JACKSON—Gov. Phil Bryant has issued a state of emergency ahead of the winter storm that is forecast to affect portions of north Mississippi late this afternoon and central parts of the state overnight into Thursday. A state of emergency is an administrative tool that authorizes the use of additional state resources to aid in storm response efforts.
The National Weather Service says up to a quarter inch of ice, one to three inches of sleet and one to three inches of snow along with 40-50 mph winds are possible in northern counties.
Power outages and hazardous travel are probable. Ice accumulations could reach up to one quarter inch with 30-40 mph winds in the Mississippi Delta counties and north-central counties. There will also be close to a 50 degree temperature drop from highs in the upper 70s today to lows in the 20s tomorrow morning.
“I have declared a state of emergency so the state can be in position to respond as quickly as possible should weather conditions become dangerous,” Gov. Phil Bryant said. “People should not be complacent given the very warm temperatures we are seeing today. The weather will deteriorate rapidly tonight, and everyone needs to have a plan. Residents should not overreact but should take time now to make proper preparations for potential icy conditions.”
MEMA activated the State Emergency Operations Center at 3 p.m. today with key state agencies responding to any requests for assistance from local governments. MEMA has been in contact with all county emergency managers and has urged them to plan to open warming shelters should the need arise in their area.
The public is encouraged to follow updates from MEMA on Twitter, Facebook and at www.msema.org. MEMA’s free mobile phone app is also available for download on Android and iPhone devices.
Additional State Actions
The Mississippi Department of Transportation has placed crews on standby to monitor roadways and bridges in their respective areas and is ready to apply sand, slag or salt as the need arises. All District maintenance management will constantly be monitoring the timing of this winter weather event and make adjustments in the field as needed.
The Mississippi Department of Public Safety has implemented 12-hour shifts for the Mississippi Highway Patrol and is prepared to send additional personnel to northern counties.
The Mississippi Department of Education is working closely with all school districts and is ready to assist with any decisions on school closures.
The Mississippi Department of Human Services is working closely with county emergency managers, the Red Cross and Salvation Army for possible sheltering needs.
The Mississippi Department of Health is in close contact with medical facilities and staff and is ready to support any impacts.
MEMA, along with other state agencies, will provide preparedness information and situational updates through the state joint information center.
- Residents should be prepared for power outages.
- All fuel-burning equipment should be vented to the outside and kept clear.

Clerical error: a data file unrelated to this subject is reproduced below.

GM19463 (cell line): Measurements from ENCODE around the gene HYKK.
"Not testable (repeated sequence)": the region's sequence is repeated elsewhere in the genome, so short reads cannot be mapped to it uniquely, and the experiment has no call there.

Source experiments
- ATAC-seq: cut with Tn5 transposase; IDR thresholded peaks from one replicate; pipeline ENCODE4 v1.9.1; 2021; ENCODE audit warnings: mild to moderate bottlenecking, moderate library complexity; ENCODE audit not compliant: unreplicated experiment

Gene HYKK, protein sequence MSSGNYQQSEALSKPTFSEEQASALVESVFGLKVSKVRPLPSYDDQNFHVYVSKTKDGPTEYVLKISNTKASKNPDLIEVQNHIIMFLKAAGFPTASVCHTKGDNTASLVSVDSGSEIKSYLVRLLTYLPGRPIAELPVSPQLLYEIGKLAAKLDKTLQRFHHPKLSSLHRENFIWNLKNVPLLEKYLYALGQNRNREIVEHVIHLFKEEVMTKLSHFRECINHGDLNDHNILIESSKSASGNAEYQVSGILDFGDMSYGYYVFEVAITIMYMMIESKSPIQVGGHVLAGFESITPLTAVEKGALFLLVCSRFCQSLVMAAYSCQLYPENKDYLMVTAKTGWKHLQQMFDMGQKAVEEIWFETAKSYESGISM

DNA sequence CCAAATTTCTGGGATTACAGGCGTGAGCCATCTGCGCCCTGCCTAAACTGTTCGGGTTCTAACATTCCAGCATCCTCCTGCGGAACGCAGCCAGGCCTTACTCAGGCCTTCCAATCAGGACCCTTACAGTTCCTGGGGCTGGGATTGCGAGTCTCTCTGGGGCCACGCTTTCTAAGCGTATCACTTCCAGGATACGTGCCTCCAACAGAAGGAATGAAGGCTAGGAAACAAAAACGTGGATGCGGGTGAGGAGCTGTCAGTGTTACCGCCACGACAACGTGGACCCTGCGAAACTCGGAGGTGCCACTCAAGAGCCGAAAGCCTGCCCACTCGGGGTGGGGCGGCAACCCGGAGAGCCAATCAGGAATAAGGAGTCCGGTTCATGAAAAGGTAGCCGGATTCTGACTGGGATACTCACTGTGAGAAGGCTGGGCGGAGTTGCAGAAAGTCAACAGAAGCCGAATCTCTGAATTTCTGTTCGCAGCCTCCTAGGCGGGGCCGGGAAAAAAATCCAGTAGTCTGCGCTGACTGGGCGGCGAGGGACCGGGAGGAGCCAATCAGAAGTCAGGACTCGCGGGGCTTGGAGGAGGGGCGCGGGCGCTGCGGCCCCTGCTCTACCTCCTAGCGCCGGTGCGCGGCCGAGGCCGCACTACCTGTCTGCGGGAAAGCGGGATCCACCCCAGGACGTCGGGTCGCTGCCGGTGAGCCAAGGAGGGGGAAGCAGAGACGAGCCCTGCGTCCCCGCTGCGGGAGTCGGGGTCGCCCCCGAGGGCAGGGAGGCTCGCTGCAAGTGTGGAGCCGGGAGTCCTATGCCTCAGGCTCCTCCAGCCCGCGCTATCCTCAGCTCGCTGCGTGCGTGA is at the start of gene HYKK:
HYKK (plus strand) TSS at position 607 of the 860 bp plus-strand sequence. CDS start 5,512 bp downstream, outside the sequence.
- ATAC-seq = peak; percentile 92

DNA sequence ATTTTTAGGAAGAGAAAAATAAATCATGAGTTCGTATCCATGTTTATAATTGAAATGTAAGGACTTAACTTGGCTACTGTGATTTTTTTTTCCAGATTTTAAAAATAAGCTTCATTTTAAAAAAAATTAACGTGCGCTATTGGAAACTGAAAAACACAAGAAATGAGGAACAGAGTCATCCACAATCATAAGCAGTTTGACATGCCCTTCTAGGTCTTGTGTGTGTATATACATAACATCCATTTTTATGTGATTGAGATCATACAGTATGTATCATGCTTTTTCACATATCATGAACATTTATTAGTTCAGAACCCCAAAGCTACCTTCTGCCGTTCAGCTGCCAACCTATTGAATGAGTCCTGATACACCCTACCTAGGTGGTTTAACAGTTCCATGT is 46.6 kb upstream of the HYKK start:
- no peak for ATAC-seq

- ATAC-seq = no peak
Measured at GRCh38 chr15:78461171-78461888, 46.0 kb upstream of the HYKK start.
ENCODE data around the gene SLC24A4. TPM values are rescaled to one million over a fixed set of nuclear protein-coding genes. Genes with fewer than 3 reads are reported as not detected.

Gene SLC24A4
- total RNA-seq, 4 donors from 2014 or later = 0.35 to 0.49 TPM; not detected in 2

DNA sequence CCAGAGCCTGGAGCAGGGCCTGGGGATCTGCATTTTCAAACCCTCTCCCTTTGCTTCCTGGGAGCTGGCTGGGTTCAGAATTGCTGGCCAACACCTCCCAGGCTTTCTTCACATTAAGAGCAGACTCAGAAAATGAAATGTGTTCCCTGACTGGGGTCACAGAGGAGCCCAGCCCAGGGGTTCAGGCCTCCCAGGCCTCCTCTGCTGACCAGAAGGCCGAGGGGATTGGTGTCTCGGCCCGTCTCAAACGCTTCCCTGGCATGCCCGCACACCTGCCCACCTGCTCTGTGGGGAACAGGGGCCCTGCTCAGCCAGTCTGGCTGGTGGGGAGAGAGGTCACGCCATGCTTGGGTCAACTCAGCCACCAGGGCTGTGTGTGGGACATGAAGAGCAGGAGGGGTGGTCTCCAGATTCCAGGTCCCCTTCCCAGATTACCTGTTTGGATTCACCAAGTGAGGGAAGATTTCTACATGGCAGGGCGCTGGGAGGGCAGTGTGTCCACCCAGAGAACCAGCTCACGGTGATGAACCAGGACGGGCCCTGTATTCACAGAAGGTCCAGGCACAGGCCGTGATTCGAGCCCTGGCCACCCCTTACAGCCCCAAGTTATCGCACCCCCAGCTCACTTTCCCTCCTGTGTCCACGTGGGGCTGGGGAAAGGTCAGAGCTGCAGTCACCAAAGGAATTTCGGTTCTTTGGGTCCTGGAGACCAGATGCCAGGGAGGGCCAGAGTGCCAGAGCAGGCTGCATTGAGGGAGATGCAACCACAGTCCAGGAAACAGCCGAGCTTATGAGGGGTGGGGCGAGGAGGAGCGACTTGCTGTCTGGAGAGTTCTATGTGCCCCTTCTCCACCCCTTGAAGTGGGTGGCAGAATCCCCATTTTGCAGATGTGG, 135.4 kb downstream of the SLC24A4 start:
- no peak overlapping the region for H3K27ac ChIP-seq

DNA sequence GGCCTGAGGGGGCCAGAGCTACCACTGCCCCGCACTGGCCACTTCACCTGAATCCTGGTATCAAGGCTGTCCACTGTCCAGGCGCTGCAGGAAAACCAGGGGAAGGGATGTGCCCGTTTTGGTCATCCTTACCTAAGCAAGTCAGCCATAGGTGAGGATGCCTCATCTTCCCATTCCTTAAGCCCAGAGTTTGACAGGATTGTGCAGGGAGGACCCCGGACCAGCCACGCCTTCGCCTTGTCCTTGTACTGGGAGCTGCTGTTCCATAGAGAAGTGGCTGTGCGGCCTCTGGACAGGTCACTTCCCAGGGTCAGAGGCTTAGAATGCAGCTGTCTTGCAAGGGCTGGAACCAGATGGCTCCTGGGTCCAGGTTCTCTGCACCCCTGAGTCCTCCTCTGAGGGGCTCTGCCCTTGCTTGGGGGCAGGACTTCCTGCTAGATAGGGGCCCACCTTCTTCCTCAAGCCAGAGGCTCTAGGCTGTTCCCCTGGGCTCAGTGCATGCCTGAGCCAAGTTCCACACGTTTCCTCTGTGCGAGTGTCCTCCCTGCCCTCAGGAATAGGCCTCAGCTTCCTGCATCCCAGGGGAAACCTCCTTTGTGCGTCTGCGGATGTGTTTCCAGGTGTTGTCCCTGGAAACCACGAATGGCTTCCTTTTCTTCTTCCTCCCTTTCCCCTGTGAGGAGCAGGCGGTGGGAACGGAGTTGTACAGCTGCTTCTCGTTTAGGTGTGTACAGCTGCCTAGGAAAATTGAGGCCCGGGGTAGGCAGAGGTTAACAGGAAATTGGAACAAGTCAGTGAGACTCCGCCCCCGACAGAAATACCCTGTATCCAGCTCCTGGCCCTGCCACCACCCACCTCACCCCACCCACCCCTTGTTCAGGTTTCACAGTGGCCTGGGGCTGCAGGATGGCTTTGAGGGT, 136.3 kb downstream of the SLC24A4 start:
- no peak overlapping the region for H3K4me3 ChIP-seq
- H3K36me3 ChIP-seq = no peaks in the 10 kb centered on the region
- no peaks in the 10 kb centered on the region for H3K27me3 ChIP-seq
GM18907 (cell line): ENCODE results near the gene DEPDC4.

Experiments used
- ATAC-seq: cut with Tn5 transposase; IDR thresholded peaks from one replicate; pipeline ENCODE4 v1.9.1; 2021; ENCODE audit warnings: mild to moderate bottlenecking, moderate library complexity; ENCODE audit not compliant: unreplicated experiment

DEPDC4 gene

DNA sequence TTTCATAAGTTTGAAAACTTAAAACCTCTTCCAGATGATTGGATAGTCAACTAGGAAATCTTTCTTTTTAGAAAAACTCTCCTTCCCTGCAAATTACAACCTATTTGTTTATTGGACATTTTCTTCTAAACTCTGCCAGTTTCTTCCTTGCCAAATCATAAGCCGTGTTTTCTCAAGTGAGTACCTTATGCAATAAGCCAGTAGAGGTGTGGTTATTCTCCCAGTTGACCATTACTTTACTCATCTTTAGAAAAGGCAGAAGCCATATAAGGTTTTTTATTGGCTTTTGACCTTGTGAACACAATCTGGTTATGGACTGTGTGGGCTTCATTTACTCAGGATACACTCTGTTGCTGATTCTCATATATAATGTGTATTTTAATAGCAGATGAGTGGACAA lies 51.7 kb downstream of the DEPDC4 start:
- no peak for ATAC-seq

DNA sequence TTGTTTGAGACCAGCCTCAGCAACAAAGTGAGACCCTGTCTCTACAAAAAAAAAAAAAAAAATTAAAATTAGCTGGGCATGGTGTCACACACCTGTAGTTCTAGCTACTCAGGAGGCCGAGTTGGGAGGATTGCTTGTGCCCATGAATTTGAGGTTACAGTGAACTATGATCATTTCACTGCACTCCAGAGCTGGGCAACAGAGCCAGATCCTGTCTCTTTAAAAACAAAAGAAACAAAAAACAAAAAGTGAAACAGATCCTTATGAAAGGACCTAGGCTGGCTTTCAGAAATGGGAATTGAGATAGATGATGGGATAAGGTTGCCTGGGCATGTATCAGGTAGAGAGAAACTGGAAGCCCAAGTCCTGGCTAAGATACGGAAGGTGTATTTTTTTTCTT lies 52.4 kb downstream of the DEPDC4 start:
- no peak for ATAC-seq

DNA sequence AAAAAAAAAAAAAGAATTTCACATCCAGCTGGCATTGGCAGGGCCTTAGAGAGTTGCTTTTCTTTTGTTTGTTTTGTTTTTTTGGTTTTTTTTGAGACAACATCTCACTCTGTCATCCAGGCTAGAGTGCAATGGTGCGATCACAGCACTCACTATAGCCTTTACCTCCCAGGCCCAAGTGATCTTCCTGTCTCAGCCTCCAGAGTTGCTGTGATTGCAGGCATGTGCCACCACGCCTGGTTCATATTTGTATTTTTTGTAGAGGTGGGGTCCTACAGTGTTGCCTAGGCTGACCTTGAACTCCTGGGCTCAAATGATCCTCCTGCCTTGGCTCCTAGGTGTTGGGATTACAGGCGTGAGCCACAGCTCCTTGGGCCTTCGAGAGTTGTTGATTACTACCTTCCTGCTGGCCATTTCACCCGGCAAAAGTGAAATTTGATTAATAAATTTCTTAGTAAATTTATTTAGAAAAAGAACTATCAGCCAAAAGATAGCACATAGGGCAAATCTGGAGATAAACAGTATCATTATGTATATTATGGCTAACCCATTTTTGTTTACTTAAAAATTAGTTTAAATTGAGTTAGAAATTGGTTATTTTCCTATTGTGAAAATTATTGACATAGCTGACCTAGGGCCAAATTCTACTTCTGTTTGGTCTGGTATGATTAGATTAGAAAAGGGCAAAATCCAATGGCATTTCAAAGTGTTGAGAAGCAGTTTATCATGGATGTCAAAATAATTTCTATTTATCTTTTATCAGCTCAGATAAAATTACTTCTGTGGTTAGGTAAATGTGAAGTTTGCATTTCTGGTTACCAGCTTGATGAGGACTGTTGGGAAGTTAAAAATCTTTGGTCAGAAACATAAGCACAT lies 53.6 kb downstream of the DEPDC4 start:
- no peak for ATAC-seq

- Keep fire extinguishers on hand, and make sure everyone in your house knows how to use them. House fires pose an additional risk, as more people turn to alternate heating sources without taking the necessary safety precautions.
- Maintain ventilation when using kerosene heaters to avoid build-up of toxic fumes. Refuel kerosene heaters outside and keep them at least three feet from flammable objects.
- Conserve fuel, if necessary, by keeping your residence cooler than normal. Temporarily close off heat to some rooms. If you will be going away during cold weather, leave the heat on in your home, set to a temperature no lower than 55 degrees Fahrenheit.
- Make sure your family and neighbors know the risks, and find ways to communicate with them during the cold temperatures.
- Keep contact with elderly and at-risk neighbors and relatives. Make sure they have a safe, warm place to stay while the conditions remain cold and hazardous.
- Ensure community members have a fully-stocked emergency supply kit with items like food, water, medications, flashlights and extra batteries.
- Identify residents who are: shut-ins, elderly, families with small children, medical-care dependent, non-English speaking, low-income and have no transportation.
- Do not travel unless absolutely necessary. Driving conditions will be hazardous. It is difficult to control a vehicle on icy roads.
- If traveling, let someone know your destination, your route and when you expect to arrive. If your car gets stuck along the way, help can be sent along your predetermined route.
- Ensure battery and ignition systems are in top condition and battery terminals are clean.
- Ensure heaters and defrosters are working properly.
- Ensure lights and flashing hazard lights are working properly.
- Maintain at least a half tank of gas.
- Bring pets/companion animals inside during freezing weather. Move other animals or livestock to sheltered areas with non-frozen drinking water.
- Warm vehicle engines attract outdoor animals and pets. To avoid injury to hidden animals, hit on your vehicle’s hood before starting your engine.